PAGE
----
Tagovailoa brings Samoan culture to NFL

  • Charlie Neibergall / Associated Press file

    Alabama quarterback Tua Tagovailoa watches a drill at the NFL scouting combine in Indianapolis in February.

Miami Dolphins’ quarterback Tua Tagovailoa made quite a declarative, non-verbal statement when he came to Friday’s Zoom press conference sporting a Ryan Fitzpatrick jersey.

The gesture by some would be interpreted as deliberate and blatant disrespect by the rookie to the veteran about to enter his 15th NFL season.

Not so fast.

In the conference, Tagovailoa, the St. Louis School product from Honolulu, pointed out some fundamental principles from his Samoan culture.

“Football is intertwined with the Samoan culture, and in our culture, respect is the biggest thing,” Tagovailoa said in the Zoom press conference. “In football, respect is demanded for your head coach and your OC (offensive coordinator), so you grow up knowing not to talk back to an elder who talks to you, but just take their advice.”

Tagovailoa is not in the most comfortable situation. Essentially, Fitzpatrick, the 37-year-old gunslinger, is in a situation where he is knowingly training his replacement, and backup QB Josh Rosen is two years removed from being the No. 10 overall NFL draft pick by the Arizona Cardinals.

Yet make no mistake, Fitzpatrick is an assistant coach in pads, Rosen is trade bait, and Tagovailoa, at the present moment, is the franchise’s future.

Still, some of his fundamental cultural principles allow him to adapt to the cutthroat NFL culture with ease.

“When you get chewed out, you learn how to eat it,” Tagovailoa said. “My culture has shaped me into the person I am, and it has taught me to be respectful and whatnot.”

Eighteen years ago was the Dolphins’ last playoffs win, when they beat a Peyton Manning-led Colts team in a thrilling 23-17 overtime decision.

The expectations for Hawai‘i’s most celebrated athlete of the modern era couldn’t be higher.

The last time the Dolphins has a bonafide franchise quarterback was when they drafted Dan Marino from the University of Pittsburgh in the famous 1983 NFL draft.

Tagovailoa is expected to fill those big shoes, and he has gotten some advice from “Dan The Man,” right after he was taken fifth in this year’s draft.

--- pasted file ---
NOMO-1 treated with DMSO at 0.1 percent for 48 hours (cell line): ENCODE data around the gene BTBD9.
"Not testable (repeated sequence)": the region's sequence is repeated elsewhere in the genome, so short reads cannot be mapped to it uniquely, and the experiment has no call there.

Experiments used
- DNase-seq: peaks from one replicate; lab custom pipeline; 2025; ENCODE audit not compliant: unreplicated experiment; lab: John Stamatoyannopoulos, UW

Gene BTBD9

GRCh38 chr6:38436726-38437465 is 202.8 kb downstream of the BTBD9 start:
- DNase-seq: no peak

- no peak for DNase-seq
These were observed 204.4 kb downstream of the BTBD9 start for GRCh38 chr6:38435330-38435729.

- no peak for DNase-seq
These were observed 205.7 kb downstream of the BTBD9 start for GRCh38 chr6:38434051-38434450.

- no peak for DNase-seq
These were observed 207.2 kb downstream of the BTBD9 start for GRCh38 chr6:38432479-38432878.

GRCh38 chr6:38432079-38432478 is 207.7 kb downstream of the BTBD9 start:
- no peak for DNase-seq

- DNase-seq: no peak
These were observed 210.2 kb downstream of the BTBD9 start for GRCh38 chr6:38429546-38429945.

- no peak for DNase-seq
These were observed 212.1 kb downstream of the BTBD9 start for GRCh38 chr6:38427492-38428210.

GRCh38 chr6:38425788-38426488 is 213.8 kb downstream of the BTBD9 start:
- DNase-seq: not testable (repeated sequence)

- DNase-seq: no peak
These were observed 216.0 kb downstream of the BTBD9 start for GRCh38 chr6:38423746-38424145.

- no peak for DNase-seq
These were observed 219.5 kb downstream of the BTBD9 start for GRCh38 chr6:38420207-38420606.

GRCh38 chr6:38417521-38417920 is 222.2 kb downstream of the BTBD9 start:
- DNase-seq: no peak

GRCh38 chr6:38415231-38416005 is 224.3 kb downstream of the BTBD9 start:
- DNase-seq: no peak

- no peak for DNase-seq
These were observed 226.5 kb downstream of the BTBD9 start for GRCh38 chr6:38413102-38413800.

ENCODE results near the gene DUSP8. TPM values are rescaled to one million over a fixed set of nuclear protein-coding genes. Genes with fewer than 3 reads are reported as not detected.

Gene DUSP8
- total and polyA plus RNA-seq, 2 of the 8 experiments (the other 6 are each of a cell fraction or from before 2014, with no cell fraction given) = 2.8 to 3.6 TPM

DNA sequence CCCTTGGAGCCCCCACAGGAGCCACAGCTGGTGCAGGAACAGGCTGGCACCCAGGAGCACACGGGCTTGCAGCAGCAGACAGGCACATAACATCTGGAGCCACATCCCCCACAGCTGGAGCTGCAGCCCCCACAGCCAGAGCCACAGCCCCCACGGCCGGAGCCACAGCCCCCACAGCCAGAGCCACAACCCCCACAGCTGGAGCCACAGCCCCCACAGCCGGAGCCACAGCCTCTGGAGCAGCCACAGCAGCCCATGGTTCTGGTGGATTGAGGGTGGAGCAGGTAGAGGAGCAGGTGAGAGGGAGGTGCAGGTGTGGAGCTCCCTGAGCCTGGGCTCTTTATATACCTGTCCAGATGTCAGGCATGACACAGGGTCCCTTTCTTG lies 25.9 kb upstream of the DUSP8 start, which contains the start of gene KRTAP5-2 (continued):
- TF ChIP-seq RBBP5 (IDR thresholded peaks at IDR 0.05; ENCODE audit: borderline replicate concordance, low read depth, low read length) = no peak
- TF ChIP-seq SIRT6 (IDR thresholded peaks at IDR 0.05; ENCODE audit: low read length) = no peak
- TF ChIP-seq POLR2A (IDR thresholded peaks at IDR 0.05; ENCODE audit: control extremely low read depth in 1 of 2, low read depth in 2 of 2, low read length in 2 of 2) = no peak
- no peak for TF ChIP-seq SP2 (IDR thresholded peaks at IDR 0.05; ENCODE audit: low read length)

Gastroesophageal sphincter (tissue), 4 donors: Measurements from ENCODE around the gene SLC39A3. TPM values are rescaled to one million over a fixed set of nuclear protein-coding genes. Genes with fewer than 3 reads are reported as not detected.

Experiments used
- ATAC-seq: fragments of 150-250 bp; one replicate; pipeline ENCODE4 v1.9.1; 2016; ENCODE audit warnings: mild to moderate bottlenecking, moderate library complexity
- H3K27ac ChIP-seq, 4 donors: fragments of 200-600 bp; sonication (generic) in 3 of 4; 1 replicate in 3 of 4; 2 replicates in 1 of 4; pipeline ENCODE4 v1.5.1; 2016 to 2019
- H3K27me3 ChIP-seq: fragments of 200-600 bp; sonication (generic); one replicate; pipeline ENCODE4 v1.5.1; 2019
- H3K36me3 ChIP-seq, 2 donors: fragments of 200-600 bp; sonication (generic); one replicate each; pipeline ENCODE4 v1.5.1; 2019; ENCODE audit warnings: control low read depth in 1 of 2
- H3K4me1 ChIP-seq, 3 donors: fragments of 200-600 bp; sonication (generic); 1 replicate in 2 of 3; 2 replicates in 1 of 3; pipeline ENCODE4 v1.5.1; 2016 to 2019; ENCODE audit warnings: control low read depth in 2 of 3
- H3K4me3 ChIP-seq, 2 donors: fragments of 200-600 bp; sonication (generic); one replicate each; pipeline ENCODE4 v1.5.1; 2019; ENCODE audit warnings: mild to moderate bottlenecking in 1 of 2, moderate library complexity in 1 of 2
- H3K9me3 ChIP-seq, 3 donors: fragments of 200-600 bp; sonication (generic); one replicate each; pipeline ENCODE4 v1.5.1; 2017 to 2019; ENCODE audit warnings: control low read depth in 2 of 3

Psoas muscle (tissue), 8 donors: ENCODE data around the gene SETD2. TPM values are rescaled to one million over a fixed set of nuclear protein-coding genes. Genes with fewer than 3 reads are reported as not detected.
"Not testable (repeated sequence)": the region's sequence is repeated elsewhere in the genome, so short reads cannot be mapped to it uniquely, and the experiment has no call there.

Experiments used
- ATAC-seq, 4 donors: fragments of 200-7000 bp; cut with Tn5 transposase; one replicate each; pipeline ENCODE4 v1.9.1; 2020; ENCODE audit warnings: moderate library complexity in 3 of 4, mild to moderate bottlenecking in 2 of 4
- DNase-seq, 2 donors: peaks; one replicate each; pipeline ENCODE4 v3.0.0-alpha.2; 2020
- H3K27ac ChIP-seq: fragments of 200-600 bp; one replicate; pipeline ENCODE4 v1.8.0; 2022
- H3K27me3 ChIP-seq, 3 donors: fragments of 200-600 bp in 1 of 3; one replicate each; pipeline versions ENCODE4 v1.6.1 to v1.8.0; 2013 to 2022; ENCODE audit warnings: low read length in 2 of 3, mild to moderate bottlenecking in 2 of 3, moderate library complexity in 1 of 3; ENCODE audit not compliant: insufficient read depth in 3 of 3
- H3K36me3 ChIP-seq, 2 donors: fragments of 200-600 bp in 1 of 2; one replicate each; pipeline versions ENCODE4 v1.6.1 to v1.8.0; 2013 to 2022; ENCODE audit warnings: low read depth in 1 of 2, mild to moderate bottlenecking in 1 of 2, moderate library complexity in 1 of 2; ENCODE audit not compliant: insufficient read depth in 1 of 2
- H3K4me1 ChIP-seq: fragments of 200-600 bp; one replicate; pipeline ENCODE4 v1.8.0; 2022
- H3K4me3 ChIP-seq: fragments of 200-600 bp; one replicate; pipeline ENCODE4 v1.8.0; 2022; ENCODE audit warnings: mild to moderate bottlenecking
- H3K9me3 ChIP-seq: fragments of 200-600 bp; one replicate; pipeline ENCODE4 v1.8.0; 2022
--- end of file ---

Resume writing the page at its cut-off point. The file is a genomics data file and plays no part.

“When Dan reached out to me after the draft, that was super awesome and cool,” Tagovailoa said in the Zoom conference. “The first day I got into the meeting, I got to talk with Dan. He’s a down-to-earth guy and someone you could chat with. He doesn’t hold his head up high and walk around like he is the man, which he is. He’s super humble.”

Chan Gailey has over 40 years of experience in coaching in the NFL and was hired as the Dolphins’ offensive coordinator.

Gailey has the unenviable task of presiding over what could end up being a quarterback carousel.

When does the coach bench Fitzpatrick and play Rosen or Tagovailoa? Who will have the better upside between Tagovailoa and Rosen? Are Rosen’s bad quarterback metrics the result of being on two awful teams, and has Tagovailoa recovered from his hip injuries?

So many questions at this juncture, with so few answers.

“To answer that question, I honestly just won’t know how I will feel until it happens,” Tagovailoa said. “I won’t know the feeling until I go out there and get tackled. It is almost like a trial-and-error thing. You have to go out there and do it to know if it does or doesn’t hurt. As of right now, I feel like everything is going well.”

For sure, as long as Tagovailoa sticks to the Hawaiian and Samoan principles, it’ll put him in an excellent position to win the 2020 Fins’ inevitable quarterback shuffle.

Much more buzzworthy to Dolphins’ faithful than Tagovailoa’s recent Twitter interaction with pop-country star Shania Twain is that the former standout from Alabama is the franchise’s prize, and future.

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Jason Blasco, sports reporter, can be reached at 245-0437 or jblasco@thegardenisland.com.

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